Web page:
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You must log in to edit PetroWiki. Content of PetroWiki is intended for personal use only and to supplement, not replace, engineering judgment. SPE disclaims any and all liability for your use of such content. The carbon dioxide gas is injected and alternated with water. CO2 lowers the viscosity of most oils, but may trigger severe asphaltene and scale precipitates.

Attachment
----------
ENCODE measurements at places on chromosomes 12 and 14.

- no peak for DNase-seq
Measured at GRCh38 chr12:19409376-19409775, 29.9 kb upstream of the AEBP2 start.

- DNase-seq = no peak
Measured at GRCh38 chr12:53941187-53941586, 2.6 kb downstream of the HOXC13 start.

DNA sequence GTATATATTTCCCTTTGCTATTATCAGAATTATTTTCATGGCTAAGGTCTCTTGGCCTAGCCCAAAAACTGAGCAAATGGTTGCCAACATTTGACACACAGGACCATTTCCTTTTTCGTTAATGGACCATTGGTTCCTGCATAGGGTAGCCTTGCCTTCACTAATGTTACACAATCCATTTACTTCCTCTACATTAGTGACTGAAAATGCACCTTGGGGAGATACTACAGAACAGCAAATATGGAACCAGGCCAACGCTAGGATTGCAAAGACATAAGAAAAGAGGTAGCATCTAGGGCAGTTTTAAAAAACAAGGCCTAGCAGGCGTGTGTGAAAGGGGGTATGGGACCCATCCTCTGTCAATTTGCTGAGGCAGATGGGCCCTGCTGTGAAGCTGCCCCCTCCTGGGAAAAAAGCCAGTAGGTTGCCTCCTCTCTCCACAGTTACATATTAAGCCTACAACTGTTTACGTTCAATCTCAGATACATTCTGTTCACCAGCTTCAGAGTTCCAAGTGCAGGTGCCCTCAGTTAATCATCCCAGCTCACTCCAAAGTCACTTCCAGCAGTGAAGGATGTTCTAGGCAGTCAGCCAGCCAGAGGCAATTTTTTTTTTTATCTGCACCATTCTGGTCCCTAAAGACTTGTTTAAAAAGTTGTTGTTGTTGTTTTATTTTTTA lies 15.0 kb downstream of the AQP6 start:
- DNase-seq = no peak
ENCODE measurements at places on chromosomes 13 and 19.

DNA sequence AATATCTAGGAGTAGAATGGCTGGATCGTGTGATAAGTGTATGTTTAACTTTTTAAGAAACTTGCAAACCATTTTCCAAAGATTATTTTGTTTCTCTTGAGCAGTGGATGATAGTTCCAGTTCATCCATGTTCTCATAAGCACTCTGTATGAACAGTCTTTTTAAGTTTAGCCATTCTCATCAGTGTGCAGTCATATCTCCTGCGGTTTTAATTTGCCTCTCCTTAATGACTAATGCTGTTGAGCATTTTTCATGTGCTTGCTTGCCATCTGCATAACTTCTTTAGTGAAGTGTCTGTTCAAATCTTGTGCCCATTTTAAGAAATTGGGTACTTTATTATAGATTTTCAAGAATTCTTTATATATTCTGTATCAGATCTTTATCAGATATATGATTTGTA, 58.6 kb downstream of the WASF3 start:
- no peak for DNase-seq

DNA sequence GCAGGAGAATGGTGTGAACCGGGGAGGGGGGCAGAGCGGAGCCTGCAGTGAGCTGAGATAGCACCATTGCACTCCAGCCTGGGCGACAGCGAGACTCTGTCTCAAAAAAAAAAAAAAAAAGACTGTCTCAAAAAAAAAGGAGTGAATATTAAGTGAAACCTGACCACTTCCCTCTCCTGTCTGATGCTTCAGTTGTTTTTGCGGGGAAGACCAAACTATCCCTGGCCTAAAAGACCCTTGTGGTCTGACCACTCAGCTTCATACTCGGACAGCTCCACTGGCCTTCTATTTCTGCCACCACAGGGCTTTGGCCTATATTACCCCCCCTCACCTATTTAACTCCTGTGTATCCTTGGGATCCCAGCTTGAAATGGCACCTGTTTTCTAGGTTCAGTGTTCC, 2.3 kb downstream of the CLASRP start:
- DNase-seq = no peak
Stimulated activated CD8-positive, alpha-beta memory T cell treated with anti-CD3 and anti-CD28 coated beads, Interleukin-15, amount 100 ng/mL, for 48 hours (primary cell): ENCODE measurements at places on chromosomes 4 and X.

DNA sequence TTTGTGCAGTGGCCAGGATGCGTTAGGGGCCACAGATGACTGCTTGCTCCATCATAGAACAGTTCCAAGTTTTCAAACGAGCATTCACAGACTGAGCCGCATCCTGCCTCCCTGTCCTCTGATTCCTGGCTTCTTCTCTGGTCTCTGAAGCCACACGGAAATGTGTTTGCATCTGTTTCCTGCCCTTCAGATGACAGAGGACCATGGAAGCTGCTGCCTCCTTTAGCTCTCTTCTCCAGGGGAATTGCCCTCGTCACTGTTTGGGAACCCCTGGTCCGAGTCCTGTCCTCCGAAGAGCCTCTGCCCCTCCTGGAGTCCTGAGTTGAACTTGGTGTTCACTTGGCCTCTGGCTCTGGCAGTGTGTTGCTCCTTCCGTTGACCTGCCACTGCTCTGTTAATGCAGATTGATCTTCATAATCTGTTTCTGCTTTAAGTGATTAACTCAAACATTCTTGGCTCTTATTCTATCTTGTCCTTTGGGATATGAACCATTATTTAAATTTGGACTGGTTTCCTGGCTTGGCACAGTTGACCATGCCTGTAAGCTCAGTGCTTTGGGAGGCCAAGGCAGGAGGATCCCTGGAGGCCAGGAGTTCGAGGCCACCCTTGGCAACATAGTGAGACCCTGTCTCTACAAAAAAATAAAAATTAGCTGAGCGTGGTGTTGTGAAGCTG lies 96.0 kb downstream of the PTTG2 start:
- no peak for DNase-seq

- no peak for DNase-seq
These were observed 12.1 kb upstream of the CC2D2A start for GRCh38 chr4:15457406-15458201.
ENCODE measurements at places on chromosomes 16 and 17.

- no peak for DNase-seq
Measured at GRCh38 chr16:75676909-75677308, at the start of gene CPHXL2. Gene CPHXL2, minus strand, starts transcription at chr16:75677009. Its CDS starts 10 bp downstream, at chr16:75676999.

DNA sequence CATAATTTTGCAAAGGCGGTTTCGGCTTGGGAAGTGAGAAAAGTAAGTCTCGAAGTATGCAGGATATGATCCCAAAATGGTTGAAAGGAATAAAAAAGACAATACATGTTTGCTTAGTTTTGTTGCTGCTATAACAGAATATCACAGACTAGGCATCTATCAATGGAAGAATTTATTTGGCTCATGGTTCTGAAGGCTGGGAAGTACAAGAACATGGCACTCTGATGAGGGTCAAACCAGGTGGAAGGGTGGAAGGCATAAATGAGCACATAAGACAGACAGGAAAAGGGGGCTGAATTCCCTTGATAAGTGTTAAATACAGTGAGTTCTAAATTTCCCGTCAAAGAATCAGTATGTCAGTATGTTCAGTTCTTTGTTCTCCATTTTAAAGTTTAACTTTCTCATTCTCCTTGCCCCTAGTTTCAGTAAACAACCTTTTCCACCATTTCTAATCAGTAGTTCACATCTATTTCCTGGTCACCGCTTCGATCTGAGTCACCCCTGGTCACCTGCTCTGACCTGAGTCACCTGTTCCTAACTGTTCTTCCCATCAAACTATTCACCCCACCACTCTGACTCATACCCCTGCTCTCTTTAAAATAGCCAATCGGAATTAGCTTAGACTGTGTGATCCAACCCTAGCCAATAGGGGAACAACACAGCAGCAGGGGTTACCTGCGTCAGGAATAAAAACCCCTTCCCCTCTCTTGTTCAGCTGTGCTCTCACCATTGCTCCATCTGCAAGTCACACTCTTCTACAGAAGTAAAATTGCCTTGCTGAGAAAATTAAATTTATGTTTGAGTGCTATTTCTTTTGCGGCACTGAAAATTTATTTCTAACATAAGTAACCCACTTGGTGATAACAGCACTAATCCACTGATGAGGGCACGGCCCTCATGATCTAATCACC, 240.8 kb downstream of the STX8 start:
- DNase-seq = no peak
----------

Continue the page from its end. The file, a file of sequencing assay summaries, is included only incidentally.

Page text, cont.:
When conducting a polymer waterflood, a high-molecular-weight and viscosity-enhancing polymer is added to the water of the waterflood to decrease the mobility of the flood water and, as a consequence, improve the sweep efficiency of the waterflood. The primary purpose of adding polymer to most polymer waterfloods is to increase the viscosity of the flood water; however, polymer addition to the flood water in many instances also imparts a secondary permeability-reduction component. Polymer waterflooding is normally applied when the waterflood mobility ratio is high or the heterogeneity of the reservoir is high. Figure 1 shows the polymer waterflooding process. The method shown requires a preflush to condition the reservoir, the injection of a polymer solution for mobility control to minimize channeling, and a driving fluid (water) to move the polymer solution and resulting oil bank to production wells. Mobility ratio is improved and flow through more permeable channels is reduced, resulting in increased volumetric sweep. Waterflooding promotes improved sweep efficiency by improving the mobility ratio. Improved sweep efficiency imparted during polymer flooding is primarily accomplished by increasing the viscosity of the waterflood drive fluid.